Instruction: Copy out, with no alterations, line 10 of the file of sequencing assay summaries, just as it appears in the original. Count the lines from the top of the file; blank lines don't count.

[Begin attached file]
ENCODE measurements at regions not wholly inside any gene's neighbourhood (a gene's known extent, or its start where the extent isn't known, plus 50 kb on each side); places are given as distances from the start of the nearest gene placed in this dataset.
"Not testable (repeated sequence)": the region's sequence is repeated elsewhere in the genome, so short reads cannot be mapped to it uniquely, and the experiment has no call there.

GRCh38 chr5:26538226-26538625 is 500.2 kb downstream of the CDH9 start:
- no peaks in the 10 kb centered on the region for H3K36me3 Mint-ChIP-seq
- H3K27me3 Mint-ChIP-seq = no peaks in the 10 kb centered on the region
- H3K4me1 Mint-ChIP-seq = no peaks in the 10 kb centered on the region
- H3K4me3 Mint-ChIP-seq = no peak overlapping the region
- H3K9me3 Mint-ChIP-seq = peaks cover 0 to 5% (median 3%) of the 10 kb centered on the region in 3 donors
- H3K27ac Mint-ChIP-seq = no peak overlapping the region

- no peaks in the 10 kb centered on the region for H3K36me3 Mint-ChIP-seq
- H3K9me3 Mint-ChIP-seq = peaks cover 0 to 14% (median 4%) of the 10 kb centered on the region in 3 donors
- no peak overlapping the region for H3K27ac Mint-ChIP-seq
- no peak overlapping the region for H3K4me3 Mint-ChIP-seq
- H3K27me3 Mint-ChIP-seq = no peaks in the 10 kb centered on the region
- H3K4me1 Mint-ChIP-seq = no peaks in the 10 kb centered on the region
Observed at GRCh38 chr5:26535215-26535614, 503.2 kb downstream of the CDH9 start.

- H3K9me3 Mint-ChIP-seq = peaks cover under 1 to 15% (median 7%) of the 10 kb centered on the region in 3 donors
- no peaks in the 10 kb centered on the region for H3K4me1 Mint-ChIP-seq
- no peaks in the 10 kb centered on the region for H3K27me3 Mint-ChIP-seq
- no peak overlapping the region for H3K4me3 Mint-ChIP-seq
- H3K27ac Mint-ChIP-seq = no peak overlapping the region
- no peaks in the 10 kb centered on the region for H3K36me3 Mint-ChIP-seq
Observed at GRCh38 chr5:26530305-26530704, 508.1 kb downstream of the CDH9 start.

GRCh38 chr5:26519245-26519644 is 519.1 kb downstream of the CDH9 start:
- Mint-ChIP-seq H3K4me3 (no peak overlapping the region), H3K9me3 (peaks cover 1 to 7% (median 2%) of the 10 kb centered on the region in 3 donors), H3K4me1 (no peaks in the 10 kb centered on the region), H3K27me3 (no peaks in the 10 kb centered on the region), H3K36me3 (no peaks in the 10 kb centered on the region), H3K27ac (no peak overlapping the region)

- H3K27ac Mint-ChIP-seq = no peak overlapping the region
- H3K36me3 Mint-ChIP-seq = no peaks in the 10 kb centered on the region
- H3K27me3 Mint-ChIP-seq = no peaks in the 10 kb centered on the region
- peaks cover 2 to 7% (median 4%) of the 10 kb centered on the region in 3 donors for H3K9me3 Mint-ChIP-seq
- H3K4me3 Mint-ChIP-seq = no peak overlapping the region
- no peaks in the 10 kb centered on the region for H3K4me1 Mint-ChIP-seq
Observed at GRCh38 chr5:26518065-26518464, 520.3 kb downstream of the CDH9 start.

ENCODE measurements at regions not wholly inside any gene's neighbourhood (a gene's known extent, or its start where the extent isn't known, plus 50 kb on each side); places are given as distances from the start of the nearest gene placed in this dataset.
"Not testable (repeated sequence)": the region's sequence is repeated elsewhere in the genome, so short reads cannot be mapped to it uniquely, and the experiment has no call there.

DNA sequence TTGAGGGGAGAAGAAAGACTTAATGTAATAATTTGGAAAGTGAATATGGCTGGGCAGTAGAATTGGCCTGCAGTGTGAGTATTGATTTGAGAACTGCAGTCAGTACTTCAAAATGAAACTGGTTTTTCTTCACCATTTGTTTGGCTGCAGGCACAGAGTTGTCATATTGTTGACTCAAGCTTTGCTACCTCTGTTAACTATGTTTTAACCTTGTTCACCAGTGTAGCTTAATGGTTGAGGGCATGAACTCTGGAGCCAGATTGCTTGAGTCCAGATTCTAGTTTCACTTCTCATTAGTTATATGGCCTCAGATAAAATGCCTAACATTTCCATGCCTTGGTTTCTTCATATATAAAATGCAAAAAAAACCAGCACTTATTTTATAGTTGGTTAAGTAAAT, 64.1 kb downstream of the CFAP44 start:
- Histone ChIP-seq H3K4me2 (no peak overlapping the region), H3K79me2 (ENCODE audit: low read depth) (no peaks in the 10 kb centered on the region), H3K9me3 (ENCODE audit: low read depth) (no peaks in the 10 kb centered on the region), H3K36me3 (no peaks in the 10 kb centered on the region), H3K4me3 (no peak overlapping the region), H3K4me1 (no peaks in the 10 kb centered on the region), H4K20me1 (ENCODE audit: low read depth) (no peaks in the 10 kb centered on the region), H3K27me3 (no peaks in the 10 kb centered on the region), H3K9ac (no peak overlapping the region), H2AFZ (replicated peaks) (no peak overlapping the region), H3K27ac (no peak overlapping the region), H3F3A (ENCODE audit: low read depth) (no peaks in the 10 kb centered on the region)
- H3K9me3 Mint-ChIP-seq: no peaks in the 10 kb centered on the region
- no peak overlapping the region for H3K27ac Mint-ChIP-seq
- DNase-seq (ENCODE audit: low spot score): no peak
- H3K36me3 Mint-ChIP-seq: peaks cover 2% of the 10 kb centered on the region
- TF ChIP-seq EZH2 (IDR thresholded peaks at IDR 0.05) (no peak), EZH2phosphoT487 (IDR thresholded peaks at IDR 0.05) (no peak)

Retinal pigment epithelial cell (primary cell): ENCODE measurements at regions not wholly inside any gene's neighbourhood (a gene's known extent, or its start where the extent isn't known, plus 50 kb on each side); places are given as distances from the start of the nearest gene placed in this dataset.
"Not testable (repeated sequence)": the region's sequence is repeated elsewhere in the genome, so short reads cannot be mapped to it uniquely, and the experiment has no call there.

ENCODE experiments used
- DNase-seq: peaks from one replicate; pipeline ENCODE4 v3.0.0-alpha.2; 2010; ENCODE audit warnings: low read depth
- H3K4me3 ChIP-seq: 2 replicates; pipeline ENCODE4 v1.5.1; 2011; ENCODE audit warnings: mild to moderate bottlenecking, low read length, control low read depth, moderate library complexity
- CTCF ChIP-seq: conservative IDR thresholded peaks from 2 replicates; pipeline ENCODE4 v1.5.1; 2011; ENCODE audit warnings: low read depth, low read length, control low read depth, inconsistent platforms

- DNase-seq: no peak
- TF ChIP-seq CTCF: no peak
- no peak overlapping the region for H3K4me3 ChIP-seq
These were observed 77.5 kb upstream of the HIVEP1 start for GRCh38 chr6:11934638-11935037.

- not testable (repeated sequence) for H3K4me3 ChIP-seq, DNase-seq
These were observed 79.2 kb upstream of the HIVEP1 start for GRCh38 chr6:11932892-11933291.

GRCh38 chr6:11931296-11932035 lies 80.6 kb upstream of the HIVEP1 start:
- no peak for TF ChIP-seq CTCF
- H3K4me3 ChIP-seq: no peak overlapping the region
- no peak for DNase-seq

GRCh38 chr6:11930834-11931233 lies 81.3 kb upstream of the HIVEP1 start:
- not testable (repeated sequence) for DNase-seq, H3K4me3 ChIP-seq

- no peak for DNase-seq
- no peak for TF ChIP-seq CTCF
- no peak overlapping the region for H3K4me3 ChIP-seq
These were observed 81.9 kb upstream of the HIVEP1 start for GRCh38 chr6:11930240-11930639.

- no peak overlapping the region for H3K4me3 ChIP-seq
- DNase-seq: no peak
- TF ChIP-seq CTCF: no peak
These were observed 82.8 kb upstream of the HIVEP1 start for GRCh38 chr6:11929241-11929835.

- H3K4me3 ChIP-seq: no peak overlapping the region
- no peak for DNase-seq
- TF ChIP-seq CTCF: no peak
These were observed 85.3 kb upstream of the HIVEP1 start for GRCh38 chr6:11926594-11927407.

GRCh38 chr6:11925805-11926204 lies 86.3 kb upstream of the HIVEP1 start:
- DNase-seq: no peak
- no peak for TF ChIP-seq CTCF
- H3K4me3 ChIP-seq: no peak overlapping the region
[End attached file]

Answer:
- no peaks in the 10 kb centered on the region for H3K36me3 Mint-ChIP-seq